Canada’s Prime Minister, Justin Trudeau, announced a ban on the sale, use, and import of about 1,500 kinds of “assault-style” firearms, effective immediately on May 1st. The announcement comes less than two weeks after the Nova Scotia gun massacre, an incident Trudeau called “the deadliest rampage in our country’s history.”
A member of the Canadian Navy has died and five others are missing after a Canadian military helicopter crashed in the Mediterranean Sea yesterday. While confirming the incident, the Canadian Prime Minister Justin Trudeau said of the six people on board, only the body of Sub-Lieutenant Abbigail Cowbrough was found.
At least 19 people have been killed in a 12-hour shooting spree in Portapique, Nova Scotia, in Canada. Among the dead is a member of the Royal Canadian Mounted Police (RCMP), Constable Heidi Stevenson, who had responded to the call of duty. The attack, carried out by a lone gunman, is considered the deadliest in the country’s history.
Canadian Prime Minister Justin Trudeau is responding to economic pressures at the expense of what it has previously claimed about human rights. In what appears to be fears of penalties, and billions of dollars in fines, Canada is lifting a freeze with Saudi Arabia to sell light armored vehicles (LAVs).
Canadian Prime Minister Justin Trudeau’s wife, Sophie Gregoire Trudeau, has tested positive for the new coronavirus, a spokesman for the Prime Minister’s Office said. Mrs. Gregoire Trudeau is doing well and will remain isolated, the statement read in part. “Following medical advice, she will remain in isolation for the time being. She is feeling well, is taking all the recommended precautions and her symptoms remain mild,” according to a statement tweeted by Cameron Ahmad, the prime minister’s communications director.
The Canadian economy has wilted in the face of the U.S. trade war, weak oil prices, and rising borrowing costs. And now, the country is forecasted to reach 1.5 percent growth by the end of the year. Exports figures are expected to remain stagnant due to increasing protectionism among major economies, such as the United States and China.
This week Canadian Prime Minister Justin Trudueau has been re-elected for a second term. Trudeau is the leader of the Liberal Party which was only able to form a minority government this term. Trudeau is disliked in Western Canada. After the election the new movement #Wexit (Western Exit) is gaining popularity on social media. Within 24 hours a Facebook page for VoteWexit.com gained over 200,000 members.
Prime Minister Justin Trudeau’s Liberal Party won Canada’s parliamentary elections Monday night. The party has, however, lost its absolute majority. “Tonight Canadians rejected division and negativity. They rejected cuts and austerity. They elected a progressive agenda and strong action on climate change,” said an evidently relieved Trudeau in his victory speech in Montreal.
One down, two to go. On Wednesday, the Mexican Senate passed the United States-Mexico-Canada Agreement, becoming the first nation, of three, to ratify the new trade deal. The agreement was met with little resistance, relative speed, and enthusiastic celebration from the Mexican government upon ratification. That was the easy part. The USMCA still faces an uphill battle in Washington, and a race against time in Ottawa.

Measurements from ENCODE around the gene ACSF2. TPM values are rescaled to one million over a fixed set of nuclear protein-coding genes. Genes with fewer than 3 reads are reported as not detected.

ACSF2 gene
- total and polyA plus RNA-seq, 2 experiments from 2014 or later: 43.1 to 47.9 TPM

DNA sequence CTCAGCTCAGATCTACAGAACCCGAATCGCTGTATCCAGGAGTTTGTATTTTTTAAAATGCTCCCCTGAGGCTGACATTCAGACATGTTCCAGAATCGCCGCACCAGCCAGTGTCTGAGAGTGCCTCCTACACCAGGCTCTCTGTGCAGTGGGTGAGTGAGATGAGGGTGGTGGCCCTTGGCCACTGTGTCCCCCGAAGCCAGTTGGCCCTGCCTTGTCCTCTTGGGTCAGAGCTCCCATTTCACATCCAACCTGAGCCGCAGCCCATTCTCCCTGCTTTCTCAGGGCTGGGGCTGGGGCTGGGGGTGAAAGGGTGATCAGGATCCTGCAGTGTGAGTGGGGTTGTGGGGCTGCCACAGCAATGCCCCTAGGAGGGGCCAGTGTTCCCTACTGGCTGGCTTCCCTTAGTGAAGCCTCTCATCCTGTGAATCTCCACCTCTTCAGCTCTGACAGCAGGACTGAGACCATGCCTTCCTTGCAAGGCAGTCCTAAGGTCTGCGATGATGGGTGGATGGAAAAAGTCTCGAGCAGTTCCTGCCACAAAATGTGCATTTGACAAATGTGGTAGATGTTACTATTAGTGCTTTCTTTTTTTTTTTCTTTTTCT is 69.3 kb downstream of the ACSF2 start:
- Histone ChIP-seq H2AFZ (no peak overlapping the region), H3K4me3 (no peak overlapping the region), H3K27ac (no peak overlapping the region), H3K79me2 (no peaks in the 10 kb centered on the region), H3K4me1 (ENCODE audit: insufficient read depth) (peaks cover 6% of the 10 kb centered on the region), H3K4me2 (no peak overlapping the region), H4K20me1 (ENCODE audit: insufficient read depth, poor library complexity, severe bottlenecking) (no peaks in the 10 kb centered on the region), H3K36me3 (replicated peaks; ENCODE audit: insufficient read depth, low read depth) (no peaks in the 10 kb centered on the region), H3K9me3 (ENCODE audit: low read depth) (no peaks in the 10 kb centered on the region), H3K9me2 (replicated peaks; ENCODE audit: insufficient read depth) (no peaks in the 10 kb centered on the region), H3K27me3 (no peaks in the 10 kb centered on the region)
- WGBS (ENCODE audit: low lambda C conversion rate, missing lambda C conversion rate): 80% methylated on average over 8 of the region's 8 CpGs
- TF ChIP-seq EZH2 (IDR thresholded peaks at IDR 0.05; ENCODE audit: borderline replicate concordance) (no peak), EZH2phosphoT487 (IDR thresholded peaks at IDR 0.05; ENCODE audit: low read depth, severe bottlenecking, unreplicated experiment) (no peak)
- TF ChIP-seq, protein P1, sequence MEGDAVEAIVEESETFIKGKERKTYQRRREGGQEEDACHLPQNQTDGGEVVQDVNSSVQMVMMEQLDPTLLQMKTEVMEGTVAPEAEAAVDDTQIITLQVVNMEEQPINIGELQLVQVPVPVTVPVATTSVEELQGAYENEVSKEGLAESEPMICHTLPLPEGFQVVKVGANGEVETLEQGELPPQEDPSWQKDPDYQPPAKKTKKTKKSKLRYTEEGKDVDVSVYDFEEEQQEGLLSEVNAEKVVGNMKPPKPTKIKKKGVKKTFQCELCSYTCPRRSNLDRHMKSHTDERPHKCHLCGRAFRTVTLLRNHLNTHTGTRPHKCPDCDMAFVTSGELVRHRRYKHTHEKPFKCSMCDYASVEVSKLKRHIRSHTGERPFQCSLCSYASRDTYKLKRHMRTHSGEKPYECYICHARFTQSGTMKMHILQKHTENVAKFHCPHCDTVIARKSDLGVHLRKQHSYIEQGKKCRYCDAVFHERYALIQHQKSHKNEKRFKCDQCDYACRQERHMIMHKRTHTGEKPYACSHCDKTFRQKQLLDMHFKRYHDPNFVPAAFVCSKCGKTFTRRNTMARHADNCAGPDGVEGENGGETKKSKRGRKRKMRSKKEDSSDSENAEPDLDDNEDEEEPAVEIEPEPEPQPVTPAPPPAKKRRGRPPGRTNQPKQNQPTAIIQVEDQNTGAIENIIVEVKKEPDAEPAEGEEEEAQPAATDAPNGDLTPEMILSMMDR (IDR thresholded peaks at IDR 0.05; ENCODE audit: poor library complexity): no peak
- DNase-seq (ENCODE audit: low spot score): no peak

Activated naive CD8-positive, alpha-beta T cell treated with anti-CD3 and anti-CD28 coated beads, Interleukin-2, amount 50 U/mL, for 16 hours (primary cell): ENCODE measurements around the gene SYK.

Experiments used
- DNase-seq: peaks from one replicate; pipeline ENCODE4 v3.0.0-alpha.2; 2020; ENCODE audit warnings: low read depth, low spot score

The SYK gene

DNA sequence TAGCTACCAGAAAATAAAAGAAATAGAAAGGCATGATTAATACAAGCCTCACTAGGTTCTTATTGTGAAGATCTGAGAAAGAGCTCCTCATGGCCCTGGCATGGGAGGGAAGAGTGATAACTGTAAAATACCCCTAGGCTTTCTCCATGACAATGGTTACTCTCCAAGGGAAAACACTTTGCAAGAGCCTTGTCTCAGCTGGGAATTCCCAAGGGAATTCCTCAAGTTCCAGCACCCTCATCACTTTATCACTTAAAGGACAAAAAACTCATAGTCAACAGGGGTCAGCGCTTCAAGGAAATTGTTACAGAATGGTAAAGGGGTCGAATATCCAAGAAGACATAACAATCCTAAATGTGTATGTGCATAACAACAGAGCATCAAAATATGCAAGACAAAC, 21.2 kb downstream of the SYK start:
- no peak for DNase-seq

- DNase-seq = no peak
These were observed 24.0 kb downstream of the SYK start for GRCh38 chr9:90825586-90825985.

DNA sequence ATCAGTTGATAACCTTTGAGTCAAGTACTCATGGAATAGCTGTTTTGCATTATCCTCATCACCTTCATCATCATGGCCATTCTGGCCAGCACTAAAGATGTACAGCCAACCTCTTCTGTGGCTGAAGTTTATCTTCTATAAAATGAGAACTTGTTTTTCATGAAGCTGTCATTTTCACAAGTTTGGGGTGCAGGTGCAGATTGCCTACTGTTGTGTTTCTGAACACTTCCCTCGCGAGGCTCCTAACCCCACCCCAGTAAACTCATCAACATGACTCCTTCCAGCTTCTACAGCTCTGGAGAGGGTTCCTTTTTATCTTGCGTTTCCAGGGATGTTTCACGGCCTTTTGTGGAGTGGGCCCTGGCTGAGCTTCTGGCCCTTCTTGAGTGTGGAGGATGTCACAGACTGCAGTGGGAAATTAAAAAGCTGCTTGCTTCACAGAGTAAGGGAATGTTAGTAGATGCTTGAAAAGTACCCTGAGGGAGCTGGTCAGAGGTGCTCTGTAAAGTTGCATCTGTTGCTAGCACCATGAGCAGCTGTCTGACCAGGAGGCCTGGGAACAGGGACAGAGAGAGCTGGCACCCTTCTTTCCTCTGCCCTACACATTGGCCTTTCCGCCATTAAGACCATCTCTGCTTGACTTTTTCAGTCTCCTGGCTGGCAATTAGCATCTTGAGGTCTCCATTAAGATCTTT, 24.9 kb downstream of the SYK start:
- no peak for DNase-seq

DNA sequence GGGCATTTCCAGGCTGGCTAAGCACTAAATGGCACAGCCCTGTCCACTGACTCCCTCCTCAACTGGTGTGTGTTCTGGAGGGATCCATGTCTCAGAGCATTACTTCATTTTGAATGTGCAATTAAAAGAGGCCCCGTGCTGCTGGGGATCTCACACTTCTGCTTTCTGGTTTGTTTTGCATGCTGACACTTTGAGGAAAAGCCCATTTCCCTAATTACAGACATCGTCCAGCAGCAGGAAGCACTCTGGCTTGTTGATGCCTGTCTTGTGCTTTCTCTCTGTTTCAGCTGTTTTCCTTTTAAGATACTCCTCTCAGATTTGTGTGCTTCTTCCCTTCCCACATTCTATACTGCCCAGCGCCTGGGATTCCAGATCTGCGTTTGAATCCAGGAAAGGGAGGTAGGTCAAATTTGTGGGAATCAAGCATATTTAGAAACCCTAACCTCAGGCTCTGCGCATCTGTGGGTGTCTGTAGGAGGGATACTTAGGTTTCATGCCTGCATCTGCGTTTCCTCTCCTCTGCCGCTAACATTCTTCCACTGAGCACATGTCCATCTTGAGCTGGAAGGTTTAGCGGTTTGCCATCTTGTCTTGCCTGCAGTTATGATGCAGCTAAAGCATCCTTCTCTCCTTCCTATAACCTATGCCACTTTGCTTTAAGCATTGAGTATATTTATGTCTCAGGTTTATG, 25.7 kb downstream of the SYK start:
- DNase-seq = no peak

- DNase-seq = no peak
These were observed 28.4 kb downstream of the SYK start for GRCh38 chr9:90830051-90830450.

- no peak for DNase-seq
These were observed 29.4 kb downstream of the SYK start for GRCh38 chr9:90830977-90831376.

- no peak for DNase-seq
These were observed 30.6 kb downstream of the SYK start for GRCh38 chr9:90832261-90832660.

- In European elections, liberal Zuzana Caputova defeated Socialist Maros Sefcovic in the second round, to become SLOVAKIA’s first woman President. The election took place in the shadow of the murder of an investigative journalist last year. Meanwhile, in UKRAINE, incumbent President Petro Poroshenko trails Volodymyr Zelenskiy, a comedian who portrays Poroshenko on television.
- New Zealand is still picking up the pieces after at least 50 people were killed, and another 50 were injured, in Friday’s terror attack, the worst in the country’s history. Prime Minister Jacinda Ardern spent the weekend visiting grieving family members and the Muslim community. The attacks, on two mosques in Christchurch, have also prompted a debate over gun laws. The Police Association has called for a ban on semi-automatic weapons, and the Prime Minister has pledged, “our gun laws will change.”
- Things have, for the most part, returned to normal, after a tumultuous week between nuclear-armed rivals, India and Pakistan. An Indian pilot was returned from Pakistan Friday, after being shot down over the disputed region of Kashmir on Wednesday. Now Washington wants to know if an F-16 was used in the dogfight.
- U.S. President Donald Trump, Canadian Prime Minister Justin Trudeau, and outgoing Mexican President Enrique Peña Nieto concluded fifteen months of often contentious talks on Friday, and formally signed the US-Mexico-Canada agreement, or USMCA, which will replace NAFTA.
- Canada remains concerned over steel and aluminum tariffs, imposed by Washington, and left unresolved in USMCA. Prime Minister Trudeau used the signing ceremony as another opportunity to urge President Trump to drop them.
- The agreement must now be ratified by the legislatures of each country, which is far from certain. In both the new and old Congress, USMCA faces considerable hurdles, with everyone finding something to dislike.
- Traditional business conservatives object to USMCA as moving North America further from free trade, and leaving the United States “with diminished trading opportunities, rather than expanded trading opportunities with Mexico and Canada.”
- Social conservatives view sexual orientation and gender identity protections, included at Canada’s insistence, as a loss for American sovereignty.
- The president, and his supporters, are hailing USMCA’s signing as nothing less than a win for America.